I entered a writing contest, but alas didn’t win this time. Here’s what I said:
In my travels about London I’ve noticed a return to Wodehousian sensibilities in gentlemen’s attire of which I am very much in favour. Do we not pine for that imagined past when all that stood between us and happiness was a properly mixed gin-and-tonic and the knowledge that our shirt studs were all in order? (Granted, the only reason they were so was because of the unstinting attentions of the labouring classes, who seemed remarkably satisfied with the utter lack of social mobility available to them. But let us not dwell upon such unpleasantries. Or, having dwelled upon them, soothe our spirits with talk of finer things.)
It all started in Lillywhites. There I was, running up and down the stairs, trying to find a sales assistant who actually knew where anything was and wouldn’t stare at me as a morose aquarium fish might stare at a somewhat over-interested member of the visiting public.
My eyes eventually lit upon a man musing thoughtfully over a display of golf gloves, clad genuinely and without apparent irony in a neckerchief and plus-fours. To be fair, the impression that this individual was girding himself for the next Drones Club golf tournament was largely due to our associated location. I suspect had I espied him at a more pedestrian outlet of sporting attire, my urge to greet him with a happy shout of “Hallo Bertie!” wouldn’t have needed suppressing with nearly as much assiduousness.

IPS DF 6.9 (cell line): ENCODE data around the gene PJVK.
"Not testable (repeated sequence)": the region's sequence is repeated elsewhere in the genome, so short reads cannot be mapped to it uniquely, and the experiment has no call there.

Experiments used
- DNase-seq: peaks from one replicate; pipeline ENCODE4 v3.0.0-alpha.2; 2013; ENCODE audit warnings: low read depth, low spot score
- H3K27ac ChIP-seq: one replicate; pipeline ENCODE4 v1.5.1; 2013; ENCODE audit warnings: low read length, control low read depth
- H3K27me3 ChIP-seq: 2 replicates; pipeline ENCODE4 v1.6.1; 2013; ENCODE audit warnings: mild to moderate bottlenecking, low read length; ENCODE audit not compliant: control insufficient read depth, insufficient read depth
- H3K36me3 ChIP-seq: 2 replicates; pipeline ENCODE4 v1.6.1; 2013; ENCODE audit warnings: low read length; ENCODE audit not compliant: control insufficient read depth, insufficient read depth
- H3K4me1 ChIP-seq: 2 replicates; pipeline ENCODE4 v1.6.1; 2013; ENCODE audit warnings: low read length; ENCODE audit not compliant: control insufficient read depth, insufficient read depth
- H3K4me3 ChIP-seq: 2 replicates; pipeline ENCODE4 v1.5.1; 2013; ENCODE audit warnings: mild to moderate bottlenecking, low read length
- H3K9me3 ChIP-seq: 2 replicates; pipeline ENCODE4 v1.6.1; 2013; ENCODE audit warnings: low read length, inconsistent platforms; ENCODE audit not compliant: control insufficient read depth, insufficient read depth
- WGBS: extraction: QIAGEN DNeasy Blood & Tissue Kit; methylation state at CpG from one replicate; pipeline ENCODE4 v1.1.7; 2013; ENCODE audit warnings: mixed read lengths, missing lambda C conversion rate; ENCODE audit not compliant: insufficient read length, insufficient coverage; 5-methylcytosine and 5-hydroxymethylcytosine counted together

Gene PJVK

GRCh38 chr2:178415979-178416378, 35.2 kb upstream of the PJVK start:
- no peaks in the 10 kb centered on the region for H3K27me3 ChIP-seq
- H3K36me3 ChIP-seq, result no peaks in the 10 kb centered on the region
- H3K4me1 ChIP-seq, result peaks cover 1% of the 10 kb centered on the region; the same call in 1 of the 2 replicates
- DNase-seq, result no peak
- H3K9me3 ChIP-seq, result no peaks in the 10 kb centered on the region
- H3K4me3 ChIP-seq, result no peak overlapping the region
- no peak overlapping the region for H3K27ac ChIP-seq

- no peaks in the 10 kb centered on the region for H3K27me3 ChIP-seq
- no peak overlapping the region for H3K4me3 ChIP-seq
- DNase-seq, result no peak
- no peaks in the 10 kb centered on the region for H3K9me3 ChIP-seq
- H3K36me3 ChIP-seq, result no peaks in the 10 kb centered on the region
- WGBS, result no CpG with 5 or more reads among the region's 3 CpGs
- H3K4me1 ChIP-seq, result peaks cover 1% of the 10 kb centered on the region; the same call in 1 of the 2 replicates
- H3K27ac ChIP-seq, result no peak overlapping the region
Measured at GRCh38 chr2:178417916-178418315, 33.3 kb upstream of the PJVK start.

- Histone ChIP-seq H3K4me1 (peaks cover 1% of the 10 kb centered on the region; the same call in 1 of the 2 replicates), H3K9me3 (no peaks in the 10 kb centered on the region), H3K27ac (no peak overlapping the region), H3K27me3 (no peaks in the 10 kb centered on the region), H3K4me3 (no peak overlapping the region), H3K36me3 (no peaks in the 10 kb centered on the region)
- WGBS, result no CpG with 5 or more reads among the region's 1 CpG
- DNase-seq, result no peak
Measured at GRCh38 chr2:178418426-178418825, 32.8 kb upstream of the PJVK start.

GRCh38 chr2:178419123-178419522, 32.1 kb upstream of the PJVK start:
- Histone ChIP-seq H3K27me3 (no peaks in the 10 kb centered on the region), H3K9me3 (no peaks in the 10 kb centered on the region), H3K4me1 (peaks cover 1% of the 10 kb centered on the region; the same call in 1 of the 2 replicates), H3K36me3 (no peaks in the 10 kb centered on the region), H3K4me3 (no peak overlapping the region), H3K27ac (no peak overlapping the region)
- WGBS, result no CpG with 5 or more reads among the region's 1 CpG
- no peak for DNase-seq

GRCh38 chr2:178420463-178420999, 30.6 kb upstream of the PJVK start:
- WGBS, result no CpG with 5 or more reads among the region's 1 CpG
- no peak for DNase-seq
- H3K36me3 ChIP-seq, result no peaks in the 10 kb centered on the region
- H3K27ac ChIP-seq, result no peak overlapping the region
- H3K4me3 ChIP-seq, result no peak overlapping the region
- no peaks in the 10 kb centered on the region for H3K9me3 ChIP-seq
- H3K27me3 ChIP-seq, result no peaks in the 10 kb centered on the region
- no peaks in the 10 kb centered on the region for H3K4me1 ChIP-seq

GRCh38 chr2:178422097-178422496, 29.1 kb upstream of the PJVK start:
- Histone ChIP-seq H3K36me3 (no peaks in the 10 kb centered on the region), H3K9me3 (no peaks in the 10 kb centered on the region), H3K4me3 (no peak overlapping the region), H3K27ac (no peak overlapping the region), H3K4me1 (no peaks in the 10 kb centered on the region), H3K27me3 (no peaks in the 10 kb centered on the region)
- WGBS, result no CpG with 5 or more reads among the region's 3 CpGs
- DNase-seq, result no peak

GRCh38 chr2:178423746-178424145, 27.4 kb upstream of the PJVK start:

But my Wooster lookalike is not alone. Taking a turn through the Royal Festival Hall I witnessed with silent admiration a man attired in faultless morning dress, complete with pinstripe trousers, waistcoat, spats, and walking stick. There may also have been a monocle, but I was not close enough to observe with certainty on this point. This is perhaps a blessing, as I may have swooned from sheer delight at finding one even more devoted to the essence of Psmith than myself.
And then yesterday, I beheld the crowning glory: in dashing tweeds a man striding purposefully in the W1 postal district, his head graced with the finest blue bowler hat I have ever beheld. What vim, what boldness! A blue bowler hat. How many among us would have the nerve to attempt it? Naturally, such a move might offend the delicate sensibilities of some hidebound traditionalists who seek to wage war on the creativities of the modern man. But if you cannot appreciate the joy of a blue bowler hat, you are to be scorned mercilessly as far as I am concerned.
The number of waxed moustaches, impeccably formed into a fleet of groomed facial fashion, I have passed on the streets is beyond count. Perhaps these persons are being aided at one of the many old-timey men’s barber shops that have been springing up across London like a clutch of mushrooms after a heavy rain.
Do they all know one another, these throwbacks to a more genteel age that existed only in the mind’s eye? Or has there simply been a quietly heeded yearning for nattier dealings in daily life? Either way, may the fold of the thoughtfully groomed continue to gather momentum.